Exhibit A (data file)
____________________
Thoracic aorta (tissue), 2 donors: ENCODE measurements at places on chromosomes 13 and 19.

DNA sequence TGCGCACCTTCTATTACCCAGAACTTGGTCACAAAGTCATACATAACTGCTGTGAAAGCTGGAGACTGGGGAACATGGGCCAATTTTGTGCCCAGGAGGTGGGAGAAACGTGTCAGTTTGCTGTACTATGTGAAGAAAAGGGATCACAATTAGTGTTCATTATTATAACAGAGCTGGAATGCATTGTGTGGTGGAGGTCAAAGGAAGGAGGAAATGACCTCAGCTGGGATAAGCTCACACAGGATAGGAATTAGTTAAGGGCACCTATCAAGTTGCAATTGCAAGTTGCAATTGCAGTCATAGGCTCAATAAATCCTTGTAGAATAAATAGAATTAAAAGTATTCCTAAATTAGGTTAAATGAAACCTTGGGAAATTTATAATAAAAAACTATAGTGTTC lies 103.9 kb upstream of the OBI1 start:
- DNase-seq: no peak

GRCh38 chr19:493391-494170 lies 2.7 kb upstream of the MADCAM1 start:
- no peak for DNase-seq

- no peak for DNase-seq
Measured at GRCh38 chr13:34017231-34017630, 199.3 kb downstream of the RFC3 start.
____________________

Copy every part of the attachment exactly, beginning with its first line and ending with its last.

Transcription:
Thoracic aorta (tissue), 2 donors: ENCODE measurements at places on chromosomes 13 and 19.

DNA sequence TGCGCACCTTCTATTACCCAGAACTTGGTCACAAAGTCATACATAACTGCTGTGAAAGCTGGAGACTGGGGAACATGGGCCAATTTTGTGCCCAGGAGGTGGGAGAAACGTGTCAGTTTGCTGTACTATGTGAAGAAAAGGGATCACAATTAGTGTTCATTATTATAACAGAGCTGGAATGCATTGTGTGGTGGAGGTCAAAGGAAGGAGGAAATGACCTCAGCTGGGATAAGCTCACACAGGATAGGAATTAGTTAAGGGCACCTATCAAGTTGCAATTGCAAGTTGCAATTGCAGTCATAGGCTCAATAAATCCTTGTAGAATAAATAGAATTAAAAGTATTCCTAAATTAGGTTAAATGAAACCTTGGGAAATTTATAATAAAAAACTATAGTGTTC lies 103.9 kb upstream of the OBI1 start:
- DNase-seq: no peak

GRCh38 chr19:493391-494170 lies 2.7 kb upstream of the MADCAM1 start:
- no peak for DNase-seq

- no peak for DNase-seq
Measured at GRCh38 chr13:34017231-34017630, 199.3 kb downstream of the RFC3 start.